an Aeneolithic culture of predynastic Egypt (fourth millennium B.C.). Named after the burial ground of Gerzeh in Lower Egypt, it is represented by settlements and burial grounds. The culture is a development of the earlier Amratian culture. In addition to stone implements, bronze was used to make adzes, daggers, and other tools in the Gerzean culture’s later stage. Along with agriculture (artificial irrigation was used, a primitive plow appeared at the end of the fourth millennium B.C.), stockraising began to develop intensively, which led to property differentiation of tribes and subsequently to class stratification. Handicrafts were greatly developed. Along with burnished red vessels, there appeared ceramics with yellow engobe and red painted decorations, portraying people, animals, boats, and whole scenes. Among the statuettes of clay and stone are representations of women and captives with bound hands. In the period of the Gerzean culture, Upper and Lower Egypt represented two large feuding groups. The influence of the neighboring cultures of Asia Minor and the Tigris and Euphrates (reflected in the art monuments) strengthened. The ancient Egyptian state arose on the basis of the Gerzean culture circa 3200 B.C.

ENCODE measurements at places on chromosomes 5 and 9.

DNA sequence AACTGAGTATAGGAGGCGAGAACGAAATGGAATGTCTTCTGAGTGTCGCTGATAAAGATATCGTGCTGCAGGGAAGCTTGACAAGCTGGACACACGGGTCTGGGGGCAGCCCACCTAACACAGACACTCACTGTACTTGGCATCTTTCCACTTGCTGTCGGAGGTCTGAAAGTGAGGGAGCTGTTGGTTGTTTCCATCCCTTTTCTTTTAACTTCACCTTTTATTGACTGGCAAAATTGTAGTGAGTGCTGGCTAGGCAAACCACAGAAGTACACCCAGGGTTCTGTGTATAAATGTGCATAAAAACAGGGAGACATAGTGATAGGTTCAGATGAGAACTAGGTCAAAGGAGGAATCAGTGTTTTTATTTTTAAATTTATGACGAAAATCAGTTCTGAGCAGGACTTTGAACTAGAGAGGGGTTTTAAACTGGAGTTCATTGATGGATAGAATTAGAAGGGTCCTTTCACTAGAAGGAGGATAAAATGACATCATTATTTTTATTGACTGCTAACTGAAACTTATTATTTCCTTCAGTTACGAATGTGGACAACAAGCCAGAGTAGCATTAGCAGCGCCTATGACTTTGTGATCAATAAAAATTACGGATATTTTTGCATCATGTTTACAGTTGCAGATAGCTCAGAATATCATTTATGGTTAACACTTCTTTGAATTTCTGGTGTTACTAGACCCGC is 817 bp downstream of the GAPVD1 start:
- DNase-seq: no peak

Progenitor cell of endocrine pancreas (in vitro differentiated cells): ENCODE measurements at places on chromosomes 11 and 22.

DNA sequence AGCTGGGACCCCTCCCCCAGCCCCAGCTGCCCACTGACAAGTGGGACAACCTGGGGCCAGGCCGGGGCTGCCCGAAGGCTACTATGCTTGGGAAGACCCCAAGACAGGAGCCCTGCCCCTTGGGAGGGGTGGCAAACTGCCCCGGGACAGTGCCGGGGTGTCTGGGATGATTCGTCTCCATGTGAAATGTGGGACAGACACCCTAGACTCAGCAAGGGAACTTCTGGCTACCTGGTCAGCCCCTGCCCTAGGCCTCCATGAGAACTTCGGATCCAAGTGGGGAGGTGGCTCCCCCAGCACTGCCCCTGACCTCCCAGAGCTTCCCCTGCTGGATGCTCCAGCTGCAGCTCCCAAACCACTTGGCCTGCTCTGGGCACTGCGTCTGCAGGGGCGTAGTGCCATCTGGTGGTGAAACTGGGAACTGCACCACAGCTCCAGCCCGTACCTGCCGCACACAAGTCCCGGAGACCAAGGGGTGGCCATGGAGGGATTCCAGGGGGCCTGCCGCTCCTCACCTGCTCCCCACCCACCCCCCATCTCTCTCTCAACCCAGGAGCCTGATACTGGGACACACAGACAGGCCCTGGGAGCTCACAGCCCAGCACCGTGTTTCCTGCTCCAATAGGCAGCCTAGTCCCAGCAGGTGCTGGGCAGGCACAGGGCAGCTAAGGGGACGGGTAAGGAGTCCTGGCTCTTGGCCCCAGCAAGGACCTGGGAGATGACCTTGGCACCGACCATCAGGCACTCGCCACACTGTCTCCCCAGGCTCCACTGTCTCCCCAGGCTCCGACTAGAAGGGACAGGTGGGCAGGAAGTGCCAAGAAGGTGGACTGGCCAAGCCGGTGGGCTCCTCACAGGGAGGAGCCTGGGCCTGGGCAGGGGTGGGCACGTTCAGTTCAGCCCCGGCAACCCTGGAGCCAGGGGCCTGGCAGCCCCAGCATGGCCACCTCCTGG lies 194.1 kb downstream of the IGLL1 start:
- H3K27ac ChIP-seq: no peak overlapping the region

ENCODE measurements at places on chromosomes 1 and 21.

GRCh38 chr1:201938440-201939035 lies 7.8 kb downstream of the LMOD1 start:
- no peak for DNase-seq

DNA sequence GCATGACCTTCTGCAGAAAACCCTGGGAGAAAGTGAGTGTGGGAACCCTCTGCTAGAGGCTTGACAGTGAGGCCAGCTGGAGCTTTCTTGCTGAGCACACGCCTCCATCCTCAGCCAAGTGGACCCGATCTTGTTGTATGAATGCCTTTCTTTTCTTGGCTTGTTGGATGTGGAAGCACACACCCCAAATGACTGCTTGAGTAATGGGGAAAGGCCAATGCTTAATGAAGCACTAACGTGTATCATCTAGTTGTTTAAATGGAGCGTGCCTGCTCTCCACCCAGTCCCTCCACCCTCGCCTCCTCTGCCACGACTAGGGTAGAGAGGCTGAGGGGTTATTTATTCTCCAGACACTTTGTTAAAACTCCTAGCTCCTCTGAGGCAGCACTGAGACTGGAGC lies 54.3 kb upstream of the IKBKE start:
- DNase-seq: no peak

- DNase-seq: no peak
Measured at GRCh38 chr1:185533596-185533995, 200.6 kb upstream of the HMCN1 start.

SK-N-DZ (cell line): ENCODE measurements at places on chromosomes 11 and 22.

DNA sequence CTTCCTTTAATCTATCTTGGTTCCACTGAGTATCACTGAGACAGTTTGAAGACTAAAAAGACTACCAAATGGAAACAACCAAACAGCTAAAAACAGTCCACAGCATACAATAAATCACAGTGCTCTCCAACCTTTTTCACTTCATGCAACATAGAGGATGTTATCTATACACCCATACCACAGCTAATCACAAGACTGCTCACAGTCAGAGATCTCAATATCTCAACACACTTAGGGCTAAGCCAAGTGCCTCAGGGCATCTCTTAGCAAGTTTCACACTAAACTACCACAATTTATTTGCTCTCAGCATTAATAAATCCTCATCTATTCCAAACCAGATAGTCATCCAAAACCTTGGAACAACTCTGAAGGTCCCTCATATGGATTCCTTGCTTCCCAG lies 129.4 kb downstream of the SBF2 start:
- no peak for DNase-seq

REFERENCESPiotrovskii, B. B. “Sovremennoe sostoianie izucheniia dodinasticheskogo Egipta.” Problemy istorii dokapitalisticheskikh obshchestv, 1934, nos. 7-8.
Childe, G. Drevneishii Vostok v svete novykh raskopok. Moscow, 1956. Page 108. (Translated from English.)
B. B. PIOTROVSKII